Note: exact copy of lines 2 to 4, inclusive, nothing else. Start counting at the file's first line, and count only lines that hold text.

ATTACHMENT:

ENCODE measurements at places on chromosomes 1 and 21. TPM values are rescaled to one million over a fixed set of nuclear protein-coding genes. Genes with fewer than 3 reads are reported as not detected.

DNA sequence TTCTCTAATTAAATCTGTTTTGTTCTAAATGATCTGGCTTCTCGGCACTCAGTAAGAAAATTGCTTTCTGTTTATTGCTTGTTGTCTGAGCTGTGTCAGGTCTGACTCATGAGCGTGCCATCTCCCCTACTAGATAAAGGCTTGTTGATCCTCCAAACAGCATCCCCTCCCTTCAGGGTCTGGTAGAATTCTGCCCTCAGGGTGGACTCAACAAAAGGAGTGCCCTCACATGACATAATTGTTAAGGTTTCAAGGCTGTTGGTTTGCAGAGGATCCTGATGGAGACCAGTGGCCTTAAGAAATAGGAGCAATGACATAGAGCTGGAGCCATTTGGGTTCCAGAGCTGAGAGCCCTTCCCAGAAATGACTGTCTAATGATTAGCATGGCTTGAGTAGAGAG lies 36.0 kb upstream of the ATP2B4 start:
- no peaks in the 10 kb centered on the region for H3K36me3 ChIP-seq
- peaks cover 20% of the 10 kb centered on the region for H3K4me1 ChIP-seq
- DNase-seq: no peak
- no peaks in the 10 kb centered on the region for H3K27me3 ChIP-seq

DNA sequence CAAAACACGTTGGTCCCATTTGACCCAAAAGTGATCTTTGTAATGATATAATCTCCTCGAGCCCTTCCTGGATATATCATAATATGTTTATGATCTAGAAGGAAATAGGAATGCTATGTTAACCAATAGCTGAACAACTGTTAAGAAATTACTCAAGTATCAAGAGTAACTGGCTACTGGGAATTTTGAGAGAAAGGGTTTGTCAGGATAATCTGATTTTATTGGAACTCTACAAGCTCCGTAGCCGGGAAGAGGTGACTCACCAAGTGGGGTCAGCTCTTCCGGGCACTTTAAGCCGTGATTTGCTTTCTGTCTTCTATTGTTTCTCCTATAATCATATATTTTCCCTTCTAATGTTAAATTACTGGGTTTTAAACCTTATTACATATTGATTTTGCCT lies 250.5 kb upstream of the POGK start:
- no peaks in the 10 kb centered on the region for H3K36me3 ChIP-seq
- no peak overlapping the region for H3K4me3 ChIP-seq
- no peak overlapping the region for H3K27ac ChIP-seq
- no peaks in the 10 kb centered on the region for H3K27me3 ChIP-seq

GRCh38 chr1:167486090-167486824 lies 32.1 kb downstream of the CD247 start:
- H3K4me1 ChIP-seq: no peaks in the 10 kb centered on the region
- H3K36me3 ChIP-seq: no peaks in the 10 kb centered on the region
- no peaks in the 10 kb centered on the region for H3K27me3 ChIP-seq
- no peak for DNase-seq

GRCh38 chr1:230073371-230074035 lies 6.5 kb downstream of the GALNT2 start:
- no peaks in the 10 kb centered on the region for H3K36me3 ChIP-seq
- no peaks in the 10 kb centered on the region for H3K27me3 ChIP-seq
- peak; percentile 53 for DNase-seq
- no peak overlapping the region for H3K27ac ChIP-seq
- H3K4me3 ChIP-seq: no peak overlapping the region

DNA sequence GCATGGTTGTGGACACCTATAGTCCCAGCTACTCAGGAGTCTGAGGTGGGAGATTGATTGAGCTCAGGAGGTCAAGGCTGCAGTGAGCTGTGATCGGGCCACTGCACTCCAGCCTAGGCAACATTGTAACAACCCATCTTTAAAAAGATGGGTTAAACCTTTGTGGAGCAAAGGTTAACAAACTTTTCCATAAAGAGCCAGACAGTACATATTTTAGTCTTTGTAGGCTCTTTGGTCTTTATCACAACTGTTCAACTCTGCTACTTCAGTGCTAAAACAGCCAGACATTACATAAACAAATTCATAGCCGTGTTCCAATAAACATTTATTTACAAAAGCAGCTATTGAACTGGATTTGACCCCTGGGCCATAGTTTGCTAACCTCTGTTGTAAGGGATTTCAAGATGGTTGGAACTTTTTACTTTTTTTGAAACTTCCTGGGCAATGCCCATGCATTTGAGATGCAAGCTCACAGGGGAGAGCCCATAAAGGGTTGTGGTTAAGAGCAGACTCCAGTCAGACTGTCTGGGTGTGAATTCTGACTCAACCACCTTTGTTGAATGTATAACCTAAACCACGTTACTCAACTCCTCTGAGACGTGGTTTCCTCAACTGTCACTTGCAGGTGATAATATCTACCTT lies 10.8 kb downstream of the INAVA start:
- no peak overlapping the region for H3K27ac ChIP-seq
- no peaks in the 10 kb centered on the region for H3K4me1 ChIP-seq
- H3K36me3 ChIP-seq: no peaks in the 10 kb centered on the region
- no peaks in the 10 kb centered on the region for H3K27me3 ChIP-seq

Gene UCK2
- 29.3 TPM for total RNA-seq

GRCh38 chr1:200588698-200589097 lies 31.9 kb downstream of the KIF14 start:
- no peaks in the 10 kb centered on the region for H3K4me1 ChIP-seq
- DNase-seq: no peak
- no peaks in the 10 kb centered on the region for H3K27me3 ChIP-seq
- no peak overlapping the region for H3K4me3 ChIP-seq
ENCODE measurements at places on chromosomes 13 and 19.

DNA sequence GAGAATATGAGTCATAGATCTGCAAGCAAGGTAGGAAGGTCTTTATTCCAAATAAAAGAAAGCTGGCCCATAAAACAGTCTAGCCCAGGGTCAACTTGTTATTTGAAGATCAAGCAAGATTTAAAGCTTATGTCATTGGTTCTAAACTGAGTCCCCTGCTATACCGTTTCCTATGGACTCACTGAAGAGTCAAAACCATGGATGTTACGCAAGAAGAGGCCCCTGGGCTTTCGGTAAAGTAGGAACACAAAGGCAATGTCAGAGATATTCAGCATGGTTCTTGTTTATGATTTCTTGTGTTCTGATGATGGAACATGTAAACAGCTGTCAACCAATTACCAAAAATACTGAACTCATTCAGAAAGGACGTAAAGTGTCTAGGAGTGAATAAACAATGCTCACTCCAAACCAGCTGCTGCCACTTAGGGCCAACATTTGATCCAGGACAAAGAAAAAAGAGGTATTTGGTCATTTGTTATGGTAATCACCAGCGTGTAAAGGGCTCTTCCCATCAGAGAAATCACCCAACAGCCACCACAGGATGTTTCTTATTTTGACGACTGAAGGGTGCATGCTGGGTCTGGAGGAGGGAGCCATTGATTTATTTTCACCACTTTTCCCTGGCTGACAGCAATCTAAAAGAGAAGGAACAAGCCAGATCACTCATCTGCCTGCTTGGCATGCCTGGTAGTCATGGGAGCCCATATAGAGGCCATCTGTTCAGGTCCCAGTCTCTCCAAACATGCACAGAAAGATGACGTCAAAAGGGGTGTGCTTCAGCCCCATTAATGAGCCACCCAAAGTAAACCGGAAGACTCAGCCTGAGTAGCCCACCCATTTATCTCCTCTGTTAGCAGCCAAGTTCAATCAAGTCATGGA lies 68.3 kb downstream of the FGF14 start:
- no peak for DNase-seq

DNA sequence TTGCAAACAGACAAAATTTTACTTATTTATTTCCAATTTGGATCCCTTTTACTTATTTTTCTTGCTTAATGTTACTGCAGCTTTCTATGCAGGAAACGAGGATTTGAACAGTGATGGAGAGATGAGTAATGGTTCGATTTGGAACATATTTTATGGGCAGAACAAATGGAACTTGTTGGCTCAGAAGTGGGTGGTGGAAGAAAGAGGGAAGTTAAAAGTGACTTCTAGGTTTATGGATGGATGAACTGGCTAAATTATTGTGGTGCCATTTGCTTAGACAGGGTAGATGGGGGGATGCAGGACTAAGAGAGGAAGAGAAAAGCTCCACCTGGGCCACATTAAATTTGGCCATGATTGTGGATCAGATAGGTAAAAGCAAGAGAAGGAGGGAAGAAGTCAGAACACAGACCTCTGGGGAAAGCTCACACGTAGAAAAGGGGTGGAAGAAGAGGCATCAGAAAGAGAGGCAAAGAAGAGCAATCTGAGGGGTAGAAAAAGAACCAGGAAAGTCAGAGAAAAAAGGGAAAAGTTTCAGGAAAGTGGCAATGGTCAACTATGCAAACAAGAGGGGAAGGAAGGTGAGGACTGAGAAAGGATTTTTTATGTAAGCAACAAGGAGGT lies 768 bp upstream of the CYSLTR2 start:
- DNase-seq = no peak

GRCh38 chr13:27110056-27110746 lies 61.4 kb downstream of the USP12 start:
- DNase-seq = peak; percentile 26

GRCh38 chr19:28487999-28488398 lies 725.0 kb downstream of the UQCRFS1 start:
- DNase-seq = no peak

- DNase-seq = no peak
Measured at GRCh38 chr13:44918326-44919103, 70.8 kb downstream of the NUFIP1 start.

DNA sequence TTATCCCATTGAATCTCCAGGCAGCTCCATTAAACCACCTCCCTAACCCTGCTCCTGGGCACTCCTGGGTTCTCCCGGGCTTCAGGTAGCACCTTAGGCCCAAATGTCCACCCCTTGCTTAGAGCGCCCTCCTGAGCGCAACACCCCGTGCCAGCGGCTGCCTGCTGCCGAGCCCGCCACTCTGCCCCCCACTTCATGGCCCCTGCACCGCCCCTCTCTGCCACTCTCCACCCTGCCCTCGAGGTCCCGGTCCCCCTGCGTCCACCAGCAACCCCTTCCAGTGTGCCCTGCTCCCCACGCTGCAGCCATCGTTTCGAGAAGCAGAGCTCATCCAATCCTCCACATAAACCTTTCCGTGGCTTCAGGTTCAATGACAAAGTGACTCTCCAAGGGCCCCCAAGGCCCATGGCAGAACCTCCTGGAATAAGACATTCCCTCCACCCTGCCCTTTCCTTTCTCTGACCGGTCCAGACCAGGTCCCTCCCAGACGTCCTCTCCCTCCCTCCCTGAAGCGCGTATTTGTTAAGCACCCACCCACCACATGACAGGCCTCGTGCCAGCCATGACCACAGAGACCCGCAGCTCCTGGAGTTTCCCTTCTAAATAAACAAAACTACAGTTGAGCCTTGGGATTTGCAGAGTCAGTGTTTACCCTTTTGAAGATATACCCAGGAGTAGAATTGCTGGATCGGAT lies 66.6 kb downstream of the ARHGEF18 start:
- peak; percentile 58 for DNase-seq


DNA sequence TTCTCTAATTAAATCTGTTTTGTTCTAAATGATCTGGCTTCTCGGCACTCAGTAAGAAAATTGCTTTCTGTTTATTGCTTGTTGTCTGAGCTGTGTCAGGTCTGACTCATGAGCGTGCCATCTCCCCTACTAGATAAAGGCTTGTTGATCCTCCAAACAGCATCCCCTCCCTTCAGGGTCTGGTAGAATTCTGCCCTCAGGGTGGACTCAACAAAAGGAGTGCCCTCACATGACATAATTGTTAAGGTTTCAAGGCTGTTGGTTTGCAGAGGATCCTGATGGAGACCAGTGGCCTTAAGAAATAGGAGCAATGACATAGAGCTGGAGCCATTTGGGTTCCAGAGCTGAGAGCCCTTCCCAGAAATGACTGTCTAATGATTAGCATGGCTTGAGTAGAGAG lies 36.0 kb upstream of the ATP2B4 start:
- no peaks in the 10 kb centered on the region for H3K36me3 ChIP-seq
- peaks cover 20% of the 10 kb centered on the region for H3K4me1 ChIP-seq